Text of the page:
5 And he fixed his attention on them, expecting to receive something from them.6 But Peter said, “I have no silver or gold, but what I have I give you; in the name of Jesus Christ of Nazareth, stand up and walk.”
The Book of Acts details more than just the history of the early Church, but also the identity crisis of a nascent Church called to be set apart and sanctified. Christians no longer labored under the expectations and logic of the present world but were thrust into a reality where they found their joy in afflictions and persecutions and praised God all the more for it. This attitude was in stark contrast to the material and self-oriented culture that prevailed in their (and our) period. Amidst these radical changes we see a man lame from birth. A man who from birth was deemed lesser because of his affliction and had taken on the role that the logic and wisdom of the world thought he was worthy of: begging. It says he “fixed his attention on them expecting to receive something from them”. Peter, motivated by the wisdom and knowledge of God, offers him the cross instead to fix his attention on and the man receives true spiritual and physical healing. The world said this man was not worthy in its eyes but God deemed him worthy by the sacrifice of his own Son.
How often do we labor under the logic and wisdom of this world? Do we remember the transient nature of this world and that God is truly able to heal? Do we remember that we are purchased with the precious blood of Christ and therefore hold incredible value for our Father? Both believers and unbelievers undergo trials and affliction but our afflictions are our means of glorifying God. Jesus himself answers the disciples questions as to whose sin, his or his parents, caused a man to be born blind, by saying “[Jesus answered,] ‘Neither this man nor his parents sinned; he was born blind so that God’s works might be revealed in him.” (John 9:3, NRSV) Consider what we are going through as a challenge to be joyful and as an opportunity to have God’s works revealed in us. The wisdom and logic of the world tell us our affliction is a blight meant to reduce us to a low estate, but the wisdom of heaven tells us that it is an opportunity to persevere and overcome.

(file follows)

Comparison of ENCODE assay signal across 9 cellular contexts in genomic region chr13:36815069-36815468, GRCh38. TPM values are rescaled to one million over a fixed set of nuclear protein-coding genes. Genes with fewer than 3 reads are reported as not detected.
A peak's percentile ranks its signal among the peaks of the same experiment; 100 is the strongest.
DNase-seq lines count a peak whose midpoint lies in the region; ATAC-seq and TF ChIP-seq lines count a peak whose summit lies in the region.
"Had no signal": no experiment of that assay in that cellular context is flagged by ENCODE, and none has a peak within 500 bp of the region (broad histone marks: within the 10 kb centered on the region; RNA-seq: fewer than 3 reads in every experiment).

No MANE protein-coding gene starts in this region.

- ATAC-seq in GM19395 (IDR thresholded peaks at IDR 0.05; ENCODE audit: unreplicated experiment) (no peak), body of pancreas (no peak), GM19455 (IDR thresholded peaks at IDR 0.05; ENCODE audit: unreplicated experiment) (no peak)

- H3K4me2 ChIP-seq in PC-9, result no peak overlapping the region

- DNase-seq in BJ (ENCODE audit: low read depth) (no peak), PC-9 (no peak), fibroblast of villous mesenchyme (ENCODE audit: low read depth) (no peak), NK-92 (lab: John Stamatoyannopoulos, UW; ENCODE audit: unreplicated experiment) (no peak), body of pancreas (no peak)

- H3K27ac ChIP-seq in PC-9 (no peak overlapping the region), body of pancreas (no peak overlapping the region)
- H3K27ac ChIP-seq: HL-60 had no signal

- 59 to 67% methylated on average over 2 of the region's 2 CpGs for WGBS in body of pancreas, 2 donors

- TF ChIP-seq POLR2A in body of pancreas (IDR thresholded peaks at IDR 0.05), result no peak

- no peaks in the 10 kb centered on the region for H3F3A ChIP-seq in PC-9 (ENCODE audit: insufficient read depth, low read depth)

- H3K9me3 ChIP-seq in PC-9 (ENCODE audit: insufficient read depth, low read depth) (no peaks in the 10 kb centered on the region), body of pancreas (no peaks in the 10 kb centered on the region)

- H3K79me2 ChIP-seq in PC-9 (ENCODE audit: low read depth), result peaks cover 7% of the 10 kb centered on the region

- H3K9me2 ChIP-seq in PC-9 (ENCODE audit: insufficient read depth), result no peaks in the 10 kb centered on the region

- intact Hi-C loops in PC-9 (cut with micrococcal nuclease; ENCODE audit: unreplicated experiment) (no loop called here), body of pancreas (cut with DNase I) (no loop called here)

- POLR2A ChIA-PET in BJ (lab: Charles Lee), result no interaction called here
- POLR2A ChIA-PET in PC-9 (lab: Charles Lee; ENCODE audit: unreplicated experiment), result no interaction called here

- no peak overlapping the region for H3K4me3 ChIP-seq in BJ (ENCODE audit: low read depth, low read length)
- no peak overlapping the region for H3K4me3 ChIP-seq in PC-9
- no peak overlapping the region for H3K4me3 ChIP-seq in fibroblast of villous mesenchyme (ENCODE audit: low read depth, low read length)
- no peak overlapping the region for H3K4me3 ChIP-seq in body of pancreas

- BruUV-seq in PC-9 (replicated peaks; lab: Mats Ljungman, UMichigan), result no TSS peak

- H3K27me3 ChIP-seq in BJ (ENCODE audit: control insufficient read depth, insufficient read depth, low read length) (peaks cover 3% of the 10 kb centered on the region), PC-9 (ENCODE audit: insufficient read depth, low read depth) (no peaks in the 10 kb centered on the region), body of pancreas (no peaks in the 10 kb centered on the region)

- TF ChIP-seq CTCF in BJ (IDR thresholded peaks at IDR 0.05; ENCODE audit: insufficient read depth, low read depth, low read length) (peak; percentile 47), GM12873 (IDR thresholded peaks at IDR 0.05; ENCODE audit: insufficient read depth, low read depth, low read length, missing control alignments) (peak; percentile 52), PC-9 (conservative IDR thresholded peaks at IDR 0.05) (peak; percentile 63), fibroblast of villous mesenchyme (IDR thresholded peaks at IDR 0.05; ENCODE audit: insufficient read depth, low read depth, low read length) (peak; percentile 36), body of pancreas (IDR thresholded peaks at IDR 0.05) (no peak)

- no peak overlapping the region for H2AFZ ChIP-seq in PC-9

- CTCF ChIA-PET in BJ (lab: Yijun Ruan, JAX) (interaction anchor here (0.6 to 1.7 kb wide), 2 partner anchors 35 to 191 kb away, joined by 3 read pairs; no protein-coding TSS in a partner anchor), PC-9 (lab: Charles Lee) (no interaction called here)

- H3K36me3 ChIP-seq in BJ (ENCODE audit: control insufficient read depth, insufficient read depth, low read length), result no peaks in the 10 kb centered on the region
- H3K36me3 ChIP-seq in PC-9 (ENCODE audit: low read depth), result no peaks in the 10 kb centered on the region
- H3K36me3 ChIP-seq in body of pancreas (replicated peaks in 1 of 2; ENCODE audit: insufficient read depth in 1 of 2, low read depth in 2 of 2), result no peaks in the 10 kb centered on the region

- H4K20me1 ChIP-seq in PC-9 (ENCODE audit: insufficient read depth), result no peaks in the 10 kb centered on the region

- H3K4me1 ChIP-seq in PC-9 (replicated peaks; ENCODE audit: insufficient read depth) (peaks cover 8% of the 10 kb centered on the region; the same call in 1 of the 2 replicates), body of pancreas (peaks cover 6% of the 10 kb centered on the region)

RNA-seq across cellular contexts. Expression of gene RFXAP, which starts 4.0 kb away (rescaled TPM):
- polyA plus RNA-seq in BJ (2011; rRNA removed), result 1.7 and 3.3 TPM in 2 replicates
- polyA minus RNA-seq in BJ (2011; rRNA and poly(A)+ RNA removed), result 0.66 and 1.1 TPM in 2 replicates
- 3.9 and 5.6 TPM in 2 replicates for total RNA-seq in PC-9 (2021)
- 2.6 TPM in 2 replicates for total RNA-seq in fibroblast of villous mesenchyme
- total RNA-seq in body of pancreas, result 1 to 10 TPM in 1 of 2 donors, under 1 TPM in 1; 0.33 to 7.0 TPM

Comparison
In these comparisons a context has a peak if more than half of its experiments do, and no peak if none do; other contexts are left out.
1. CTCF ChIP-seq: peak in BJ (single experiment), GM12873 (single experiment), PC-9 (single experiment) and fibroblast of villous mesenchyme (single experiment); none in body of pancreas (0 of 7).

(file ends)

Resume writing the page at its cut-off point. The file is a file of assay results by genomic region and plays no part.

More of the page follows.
Dear God, help us to understand our suffering and trials in the context of your kingdom and love. Help us to find joy in our suffering and have Your works revealed in us, for our hope is in the love you have given us. Amen.
THOUGHT FOR THE DAY: When we confront affliction let us approach it with the wisdom of the Kingdom of Heaven, knowing that it has a purpose and that we are baptized in a spirit that is meant to overcome.
PRIESTHOOD: THE ANOINTED MINISTRY Exodus 40:12-16 Bring Aaron and his sons to the entrance to the Tent of Meeting... wash them with water. Then dress Aaron in the sacred garments, anoint him and consecrate him so he may serve me as priest (Exodus 40: 12-13). Priesthood among the people of God was a divine command and initiation. God wanted some people to be separated for the special ministry among his people. God appointed Aaron and his descendants to take up this kind of ministry among the people of God. Priests are always separated and appointed as channels that connect God with his people. All throughout the history of Israel, priests played an important role in connecting people with God and to lead and guide them in the statutes of God. But there are incidents in the Bible where the priests failed in their duties and that led the people to go away from God. So the priests have a special and significant ministry to perform in this world among his people. Two important things
Community Formation Around Resurrection Experience Acts 23:1-10 Vinod Johnson Carmel MTC, Boston, MA 6 When Paul noticed that some were Sadducees and others were Pharisees, he called out in the council, “Brothers, I am a Pharisee, a son of Pharisees. I am on trial concerning the hope of the resurrection of the dead.” Sometimes, the only thing that keeps you going through a brutal winter is the hope for the spring. It may have been a hard hope to hold on to this particular year in New England - a year in which Boston considered dumping not tea, but the ever growing mounds of snow into its harbor. And yet, the waist deep snow has dissolved away. White desolation has given way to increasingly visible green shoots of spring. A resurrection is at hand! In this passage, Paul tries to defend himself before the Sanhedrin Council. He seeks to drive a wedge between the Pharisees who believed in resurrection and the Sadducees who did not; even though neither believed in the resur
Revelation for Liberation Acts 27:18-26 Sherine Thomas Long Island MTC, NY 20 When neither sun nor stars appeared for many days, and no small tempest raged, all hope of our being saved was at last abandoned. “After winter comes the summer. After night comes the dawn. And after every storm, there comes clear open skies” so said a Scottish clergyman from the 1600s. It’s been said, that hope can sometimes be the most dangerous weapon. However, it’s sometimes the hardest weapon to carry when you’re living with the loss of a loved one, something that almost feels like a terrible nightmare that’ll never go away. It’s a weapon difficult to carry when day in and day out no one seems to hear or see those tears that are shed or silent cries that are made during a heartfelt prayer. It’s a weapon difficult to carry as you see your loved one lying on that hospital bed. It’s a weapon difficult to carry as you search and seek out answers to tell a child as to why they’ve been a